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Ovech fortress

Bulgaria Ovech fortress Historical names of the medieval fortress, the ruins of which have been preserved until today, include Provat (Byzantine Greek), Ovech, Provanto (Italian) and Pravadı (Turkish language). The Greek name and its adaptations stem from the word πρόβατο, provato, "sheep", and the medieval Bulgarian name corresponds directly (being derived from ovtsa, with the same meaning). The fortress is open for visitors.

During the Middle Ages the town was a key centre of the First Bulgarian Empire with an important monastery at the modern village of Ravna, the church of which was consecrated on 23 April 897, and a major scriptorium of the Preslav Literary School. The rebel leader and subsequently emperor of Bulgaria Ivailo defeated a 10,000-strong Byzantine army near the city in 1279. During the Second Bulgarian Empire it was the seat of a metropolitan in the 14th century. Ovech was captured by the Ottomans in 1388 after a long siege.

Pictures from Bulgaria Castles and fortresses Ovech fortress
Bulgaria Ovech fortress Historical names of the medieval fortress, the ruins of which have been preserved until today, include Provat (Byzantine Greek), Ovech, Provanto (Italian) and Pravadı (Turkish language). The Greek name and its adaptations stem from the word πρόβατο, provato, "sheep", and the medieval Bulgarian name corresponds directly (being derived from ovtsa, with the same meaning). The fortress is open for visitors.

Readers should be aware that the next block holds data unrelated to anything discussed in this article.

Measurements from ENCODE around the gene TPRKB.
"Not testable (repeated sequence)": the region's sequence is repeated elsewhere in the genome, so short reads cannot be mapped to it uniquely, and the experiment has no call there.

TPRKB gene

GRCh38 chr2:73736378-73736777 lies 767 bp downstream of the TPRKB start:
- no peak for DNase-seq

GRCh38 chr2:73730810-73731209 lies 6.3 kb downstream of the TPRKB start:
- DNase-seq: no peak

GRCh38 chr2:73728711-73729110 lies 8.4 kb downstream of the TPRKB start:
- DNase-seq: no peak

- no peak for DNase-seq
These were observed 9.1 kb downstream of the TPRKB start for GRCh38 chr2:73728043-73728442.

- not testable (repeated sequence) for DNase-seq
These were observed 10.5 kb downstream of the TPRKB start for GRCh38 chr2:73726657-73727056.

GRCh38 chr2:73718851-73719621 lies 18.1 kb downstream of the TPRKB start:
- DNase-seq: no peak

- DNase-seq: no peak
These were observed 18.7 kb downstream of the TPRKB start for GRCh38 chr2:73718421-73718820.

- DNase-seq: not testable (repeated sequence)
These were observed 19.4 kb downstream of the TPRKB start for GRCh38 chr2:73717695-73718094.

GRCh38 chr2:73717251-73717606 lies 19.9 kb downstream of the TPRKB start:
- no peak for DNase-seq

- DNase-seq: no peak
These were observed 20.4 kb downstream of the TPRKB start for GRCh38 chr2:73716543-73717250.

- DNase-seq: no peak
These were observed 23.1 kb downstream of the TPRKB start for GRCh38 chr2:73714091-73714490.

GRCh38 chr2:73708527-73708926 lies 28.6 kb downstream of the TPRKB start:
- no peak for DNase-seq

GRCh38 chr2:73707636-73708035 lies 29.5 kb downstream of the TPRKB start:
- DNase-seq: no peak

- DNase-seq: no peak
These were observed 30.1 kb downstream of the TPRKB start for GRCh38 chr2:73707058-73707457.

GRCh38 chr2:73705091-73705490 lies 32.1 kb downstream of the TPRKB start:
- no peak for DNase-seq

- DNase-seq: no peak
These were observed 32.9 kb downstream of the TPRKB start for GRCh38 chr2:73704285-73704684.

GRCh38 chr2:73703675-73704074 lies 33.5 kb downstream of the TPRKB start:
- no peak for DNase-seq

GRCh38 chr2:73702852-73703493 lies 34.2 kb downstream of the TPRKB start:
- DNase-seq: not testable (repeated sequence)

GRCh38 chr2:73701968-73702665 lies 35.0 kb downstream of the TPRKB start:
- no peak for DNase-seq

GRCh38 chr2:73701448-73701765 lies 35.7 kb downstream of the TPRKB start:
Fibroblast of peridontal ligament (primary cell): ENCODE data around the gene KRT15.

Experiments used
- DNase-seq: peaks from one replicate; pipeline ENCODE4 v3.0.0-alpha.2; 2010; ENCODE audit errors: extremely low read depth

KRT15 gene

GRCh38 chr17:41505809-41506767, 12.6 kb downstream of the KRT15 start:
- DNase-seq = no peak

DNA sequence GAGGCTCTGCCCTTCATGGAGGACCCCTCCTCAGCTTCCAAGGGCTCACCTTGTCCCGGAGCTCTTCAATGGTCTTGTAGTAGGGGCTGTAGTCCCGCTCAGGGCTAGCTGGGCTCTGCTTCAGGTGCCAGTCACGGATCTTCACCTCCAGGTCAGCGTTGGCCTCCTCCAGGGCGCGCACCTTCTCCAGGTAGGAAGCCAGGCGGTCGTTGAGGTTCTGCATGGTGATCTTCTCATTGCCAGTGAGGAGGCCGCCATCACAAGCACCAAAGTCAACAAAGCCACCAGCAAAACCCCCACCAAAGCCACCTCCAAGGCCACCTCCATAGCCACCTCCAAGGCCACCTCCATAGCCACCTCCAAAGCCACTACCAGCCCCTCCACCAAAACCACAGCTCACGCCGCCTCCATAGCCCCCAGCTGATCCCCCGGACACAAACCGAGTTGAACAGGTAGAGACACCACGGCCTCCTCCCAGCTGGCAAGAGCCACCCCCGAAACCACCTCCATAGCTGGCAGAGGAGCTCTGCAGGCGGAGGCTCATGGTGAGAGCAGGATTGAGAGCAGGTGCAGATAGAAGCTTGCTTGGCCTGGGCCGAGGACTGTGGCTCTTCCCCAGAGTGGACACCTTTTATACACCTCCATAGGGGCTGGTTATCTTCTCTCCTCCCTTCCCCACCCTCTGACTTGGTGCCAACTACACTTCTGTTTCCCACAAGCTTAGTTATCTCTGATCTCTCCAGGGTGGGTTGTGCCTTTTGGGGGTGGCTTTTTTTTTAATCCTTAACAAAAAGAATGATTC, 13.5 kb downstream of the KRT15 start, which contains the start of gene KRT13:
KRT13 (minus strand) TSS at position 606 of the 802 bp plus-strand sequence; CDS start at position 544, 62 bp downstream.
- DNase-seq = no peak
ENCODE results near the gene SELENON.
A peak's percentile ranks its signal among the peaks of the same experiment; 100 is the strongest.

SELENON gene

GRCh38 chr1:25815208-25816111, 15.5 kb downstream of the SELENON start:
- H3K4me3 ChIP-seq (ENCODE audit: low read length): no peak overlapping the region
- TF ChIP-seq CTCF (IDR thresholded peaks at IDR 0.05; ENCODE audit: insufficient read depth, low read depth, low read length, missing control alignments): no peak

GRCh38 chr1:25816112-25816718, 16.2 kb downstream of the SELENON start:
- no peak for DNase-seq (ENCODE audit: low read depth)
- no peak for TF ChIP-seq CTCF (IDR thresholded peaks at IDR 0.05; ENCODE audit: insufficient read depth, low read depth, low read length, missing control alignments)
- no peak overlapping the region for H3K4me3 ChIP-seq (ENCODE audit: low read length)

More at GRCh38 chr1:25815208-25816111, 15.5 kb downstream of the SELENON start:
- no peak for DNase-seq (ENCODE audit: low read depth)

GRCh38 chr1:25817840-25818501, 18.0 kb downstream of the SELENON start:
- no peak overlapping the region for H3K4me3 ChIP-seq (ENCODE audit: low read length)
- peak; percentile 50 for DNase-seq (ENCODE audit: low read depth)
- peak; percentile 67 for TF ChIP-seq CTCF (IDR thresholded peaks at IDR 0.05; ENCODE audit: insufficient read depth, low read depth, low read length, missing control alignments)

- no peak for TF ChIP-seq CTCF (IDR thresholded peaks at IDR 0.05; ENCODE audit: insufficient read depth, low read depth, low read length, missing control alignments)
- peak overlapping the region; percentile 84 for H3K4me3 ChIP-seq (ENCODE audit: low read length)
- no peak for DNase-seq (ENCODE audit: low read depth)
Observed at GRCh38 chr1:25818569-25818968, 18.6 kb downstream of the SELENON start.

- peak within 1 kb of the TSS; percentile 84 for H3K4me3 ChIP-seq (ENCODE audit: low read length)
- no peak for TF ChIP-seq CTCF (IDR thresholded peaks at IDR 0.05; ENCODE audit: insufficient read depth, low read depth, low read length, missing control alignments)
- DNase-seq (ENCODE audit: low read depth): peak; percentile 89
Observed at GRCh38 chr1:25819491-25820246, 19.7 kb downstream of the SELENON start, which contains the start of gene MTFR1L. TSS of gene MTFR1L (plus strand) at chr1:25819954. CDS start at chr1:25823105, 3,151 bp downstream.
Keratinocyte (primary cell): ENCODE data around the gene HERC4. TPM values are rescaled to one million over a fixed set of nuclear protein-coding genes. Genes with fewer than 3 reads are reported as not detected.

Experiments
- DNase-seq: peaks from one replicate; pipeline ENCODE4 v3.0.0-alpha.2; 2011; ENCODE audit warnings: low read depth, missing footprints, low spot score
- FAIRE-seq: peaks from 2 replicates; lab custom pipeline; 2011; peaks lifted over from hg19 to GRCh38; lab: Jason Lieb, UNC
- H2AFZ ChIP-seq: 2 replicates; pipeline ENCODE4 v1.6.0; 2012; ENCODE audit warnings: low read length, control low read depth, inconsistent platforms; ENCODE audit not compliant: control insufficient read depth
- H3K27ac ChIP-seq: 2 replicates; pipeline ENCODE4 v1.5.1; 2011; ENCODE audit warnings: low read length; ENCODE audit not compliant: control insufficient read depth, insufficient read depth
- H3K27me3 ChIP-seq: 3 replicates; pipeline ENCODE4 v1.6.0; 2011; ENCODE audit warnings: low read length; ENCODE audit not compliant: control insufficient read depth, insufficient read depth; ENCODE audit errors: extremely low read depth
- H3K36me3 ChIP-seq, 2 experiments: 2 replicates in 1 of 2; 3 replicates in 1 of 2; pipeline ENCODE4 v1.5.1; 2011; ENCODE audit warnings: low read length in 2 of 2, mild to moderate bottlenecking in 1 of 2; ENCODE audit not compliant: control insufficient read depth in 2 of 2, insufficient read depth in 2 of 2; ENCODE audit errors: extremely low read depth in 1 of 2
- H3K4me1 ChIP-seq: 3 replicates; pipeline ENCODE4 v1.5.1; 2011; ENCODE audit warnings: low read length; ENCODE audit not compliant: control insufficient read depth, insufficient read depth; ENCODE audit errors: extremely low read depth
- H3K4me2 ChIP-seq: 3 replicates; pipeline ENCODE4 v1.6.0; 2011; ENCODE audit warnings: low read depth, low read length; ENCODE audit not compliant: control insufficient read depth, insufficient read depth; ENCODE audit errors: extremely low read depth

During the Middle Ages the town was a key centre of the First Bulgarian Empire with an important monastery at the modern village of Ravna, the church of which was consecrated on 23 April 897, and a major scriptorium of the Preslav Literary School. The rebel leader and subsequently emperor of Bulgaria Ivailo defeated a 10,000-strong Byzantine army near the city in 1279. During the Second Bulgarian Empire it was the seat of a metropolitan in the 14th century. Ovech was captured by the Ottomans in 1388 after a long siege.

Bulgaria Ovech fortress

Historical names of the medieval fortress, the ruins of which have been preserved until today, include Provat (Byzantine Greek), Ovech, Provanto (Italian) and Pravadı (Turkish language). The Greek name and its adaptations stem from the word πρόβατο, provato, "sheep", and the medieval Bulgarian name corresponds directly (being derived from ovtsa, with the same meaning). The fortress is open for visitors.

During the Middle Ages the town was a key centre of the First Bulgarian Empire with an important monastery at the modern village of Ravna, the church of which was consecrated on 23 April 897, and a major scriptorium of the Preslav Literary School. The rebel leader and subsequently emperor of Bulgaria Ivailo defeated a 10,000-strong Byzantine army near the city in 1279. During the Second Bulgarian Empire it was the seat of a metropolitan in the 14th century. Ovech was captured by the Ottomans in 1388 after a long siege.

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